What is spin-out vs. a spin-in?

Both spin-out and spin-in have to do with how a parent company interacts with new ventures. A spin-out (also called a spin-off) is a corporate action where a company turns a venture into a separate legal entity, with its own management system, and different (though often overlapping) owners. Spin-ins refer to existing external innovations / ventures or internal ventures that become integrated to the company. If the source of the spin-in is external this occurs via contracting, licensing or acquisition.

How does a spin-out work?

Spin-outs usually come from internal initiatives that receive external funding for stand-alone support. The spin-out takes with it the venture’s operations assets, intellectual property, talent, and liabilities. The new entity can raise its own capital and operate its own business strategy. The ultimate goal of a spin-out is to increase shareholder value. By creating a smaller, independent venture, companies can implement bespoke management systems, streamline processes, and eliminate unnecessary hurdles. The process of spinning out can take anywhere from six months to over two years to execute even if the company is investment ready.

How does a spin-in work?

Spin-ins work with the parent company to collaboratively develop a commercial opportunity in return for an equity stake. Ownership of the innovation lies with the team that created the venture; they are accountable for developing the innovation. Spin-ins often have access to the customers, intellectual property, and assets of the parent company. If spin-in performance meets the expectations of the parent company, the company may invest further or integrate the innovation into existing businesses.

What is the difference between a spin-off vs. split-off vs. spin-out or carve-out? 

There are 4 different ways companies can divest a venture:

  1. Spin-off (pure play): Company distributes shares of the subsidiary to existing shareholders. 
  2. Tracking Stock.  Tracking stocks represent shares that are still a part of the parent; the companies share a common management team. 
  3. Split-off:  Shareholders must choose between shares in the new subsidiary or the parent company.
  4. Spin-out (Carve-Out):  The company sells shares in the new entity in an Initial Public Offering (commonly an interest of <20%).  No shares are given to or exchanged with existing shareholders.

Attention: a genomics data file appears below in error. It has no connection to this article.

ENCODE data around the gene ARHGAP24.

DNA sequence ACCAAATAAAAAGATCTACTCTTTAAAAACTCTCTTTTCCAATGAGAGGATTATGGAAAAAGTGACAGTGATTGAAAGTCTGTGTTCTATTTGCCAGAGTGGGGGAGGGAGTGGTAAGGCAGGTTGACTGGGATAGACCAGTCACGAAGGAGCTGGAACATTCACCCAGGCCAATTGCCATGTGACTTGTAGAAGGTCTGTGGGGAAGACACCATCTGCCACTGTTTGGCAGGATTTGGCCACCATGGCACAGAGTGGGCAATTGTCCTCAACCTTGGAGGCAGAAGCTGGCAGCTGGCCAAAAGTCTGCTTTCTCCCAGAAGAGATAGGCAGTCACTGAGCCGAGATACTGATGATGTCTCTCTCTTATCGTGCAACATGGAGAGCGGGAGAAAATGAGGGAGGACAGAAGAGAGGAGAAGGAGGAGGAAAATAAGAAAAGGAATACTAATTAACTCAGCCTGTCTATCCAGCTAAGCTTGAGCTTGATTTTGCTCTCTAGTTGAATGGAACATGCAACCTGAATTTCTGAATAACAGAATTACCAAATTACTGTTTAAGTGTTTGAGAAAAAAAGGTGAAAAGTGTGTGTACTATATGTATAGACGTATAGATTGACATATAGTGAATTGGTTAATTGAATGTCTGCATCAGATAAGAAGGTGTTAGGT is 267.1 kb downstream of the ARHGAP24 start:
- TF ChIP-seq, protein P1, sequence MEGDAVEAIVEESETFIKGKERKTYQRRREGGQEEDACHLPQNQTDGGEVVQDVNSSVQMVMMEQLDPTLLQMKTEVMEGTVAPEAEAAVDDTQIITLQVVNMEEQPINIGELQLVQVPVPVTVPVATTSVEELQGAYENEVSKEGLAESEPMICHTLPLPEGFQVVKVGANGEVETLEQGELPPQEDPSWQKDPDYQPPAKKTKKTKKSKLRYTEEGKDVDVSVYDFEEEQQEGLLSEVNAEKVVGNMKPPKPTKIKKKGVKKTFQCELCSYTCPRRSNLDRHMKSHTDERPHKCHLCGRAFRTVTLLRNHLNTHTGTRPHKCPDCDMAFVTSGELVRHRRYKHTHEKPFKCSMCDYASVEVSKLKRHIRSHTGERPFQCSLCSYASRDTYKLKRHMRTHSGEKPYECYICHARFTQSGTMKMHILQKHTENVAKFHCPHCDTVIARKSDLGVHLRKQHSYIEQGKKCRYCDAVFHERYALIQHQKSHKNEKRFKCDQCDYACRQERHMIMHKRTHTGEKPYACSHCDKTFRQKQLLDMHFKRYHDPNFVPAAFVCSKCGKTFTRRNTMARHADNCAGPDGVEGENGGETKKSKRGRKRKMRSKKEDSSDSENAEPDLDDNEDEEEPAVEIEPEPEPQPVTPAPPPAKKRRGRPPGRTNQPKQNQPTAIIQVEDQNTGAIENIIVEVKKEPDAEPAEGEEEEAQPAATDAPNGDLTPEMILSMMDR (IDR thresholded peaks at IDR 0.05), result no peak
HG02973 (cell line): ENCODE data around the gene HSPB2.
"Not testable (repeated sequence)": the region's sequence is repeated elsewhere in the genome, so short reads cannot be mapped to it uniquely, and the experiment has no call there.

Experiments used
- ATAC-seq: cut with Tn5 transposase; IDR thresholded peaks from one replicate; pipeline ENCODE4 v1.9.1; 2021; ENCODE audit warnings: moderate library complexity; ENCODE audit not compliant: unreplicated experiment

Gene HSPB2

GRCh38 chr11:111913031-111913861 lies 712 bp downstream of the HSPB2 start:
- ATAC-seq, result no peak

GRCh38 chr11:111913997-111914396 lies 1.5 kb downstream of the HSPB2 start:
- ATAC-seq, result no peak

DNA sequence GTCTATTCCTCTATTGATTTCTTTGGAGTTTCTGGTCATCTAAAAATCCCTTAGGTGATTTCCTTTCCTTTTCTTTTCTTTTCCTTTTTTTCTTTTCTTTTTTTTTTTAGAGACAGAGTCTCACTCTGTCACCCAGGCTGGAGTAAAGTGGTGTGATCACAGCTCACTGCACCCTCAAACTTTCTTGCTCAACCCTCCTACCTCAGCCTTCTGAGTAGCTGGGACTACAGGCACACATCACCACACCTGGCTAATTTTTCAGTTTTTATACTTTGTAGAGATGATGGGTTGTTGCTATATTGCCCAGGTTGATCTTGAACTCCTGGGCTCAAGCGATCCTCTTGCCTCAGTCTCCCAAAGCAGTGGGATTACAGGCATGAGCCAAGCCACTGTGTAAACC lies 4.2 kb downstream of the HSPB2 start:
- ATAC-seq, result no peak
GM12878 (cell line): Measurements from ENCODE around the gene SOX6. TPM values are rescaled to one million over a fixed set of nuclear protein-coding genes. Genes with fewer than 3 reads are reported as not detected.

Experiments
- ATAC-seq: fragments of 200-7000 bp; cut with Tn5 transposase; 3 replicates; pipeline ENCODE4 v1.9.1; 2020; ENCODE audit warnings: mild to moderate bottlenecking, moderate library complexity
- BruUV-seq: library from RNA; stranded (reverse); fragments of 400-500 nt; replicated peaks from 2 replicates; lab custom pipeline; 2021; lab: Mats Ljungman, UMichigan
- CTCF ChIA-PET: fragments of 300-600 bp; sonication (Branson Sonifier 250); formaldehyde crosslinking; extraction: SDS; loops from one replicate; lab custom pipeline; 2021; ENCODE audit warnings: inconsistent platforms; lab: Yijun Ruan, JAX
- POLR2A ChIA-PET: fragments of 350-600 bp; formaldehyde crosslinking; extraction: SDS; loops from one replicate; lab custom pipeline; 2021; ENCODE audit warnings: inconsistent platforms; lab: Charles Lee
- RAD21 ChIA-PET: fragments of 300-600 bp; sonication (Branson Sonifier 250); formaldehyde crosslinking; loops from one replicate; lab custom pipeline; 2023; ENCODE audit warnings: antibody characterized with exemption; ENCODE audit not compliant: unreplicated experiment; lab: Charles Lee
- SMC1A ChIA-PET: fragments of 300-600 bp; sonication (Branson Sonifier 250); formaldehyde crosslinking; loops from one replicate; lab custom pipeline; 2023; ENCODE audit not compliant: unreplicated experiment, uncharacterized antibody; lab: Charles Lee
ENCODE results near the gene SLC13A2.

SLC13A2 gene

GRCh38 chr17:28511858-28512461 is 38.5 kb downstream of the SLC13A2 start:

Why do spin-outs and spin-ins occur?

Both spin-outs and spin-ins occur when companies need to adjust their portfolio of ideas or businesses. Spin-outs occur either because the value of the spun-off company is expected to be more as an independent entity than as part of a larger company, or the spin-out may be a distraction to the core- underperforming, or not aligned to its priorities. Spin-ins help parent companies decrease their innovation risk; innovations that are fully formed are easier for companies to quickly apply and scale, and they can pick and choose from existing innovations that already have independent resources allocated to them.

What is the difference between a firm acquiring a company and a spin-in?

An acquisition is different from a spin-in. An acquisition of a venture occurs when all or part of a venture is purchased by another company and a change of control occurs. For a spin-in, although new shares of a company stock are issued, the parent company is viewed as providing additional funding to the venture so it can grow. In addition, spin-ins can come from internal innovation teams usually in for the for of integration into a Business Unit.

What are the drawbacks of a spin-out?

There are drawbacks of Spin-outs because they often require substantial management time and distract executives from the core business, and there can be significant transaction expenses. Another downside is that their share price can be more volatile, despite long term potential. Shareholders and investors may not want the venture sold off, and employees may be distressed to separate from the parent company. Spin-outs also can eliminate the ability of the parent company to draw/report profits from the stand-alone venture with other shareholders.

What are examples of spin in / spin-out in corporate innovation?

An example of a spin out is when Chipotle Mexican Grill was spun out of McDonald’s in 2006, so that McDonald’s could focus on its core business. Another recent example of a spin in includes the 2015 spin-out of PayPal from its parent company eBay. An example of a spin-in from internal efforts is Amazon’s AWS business unit.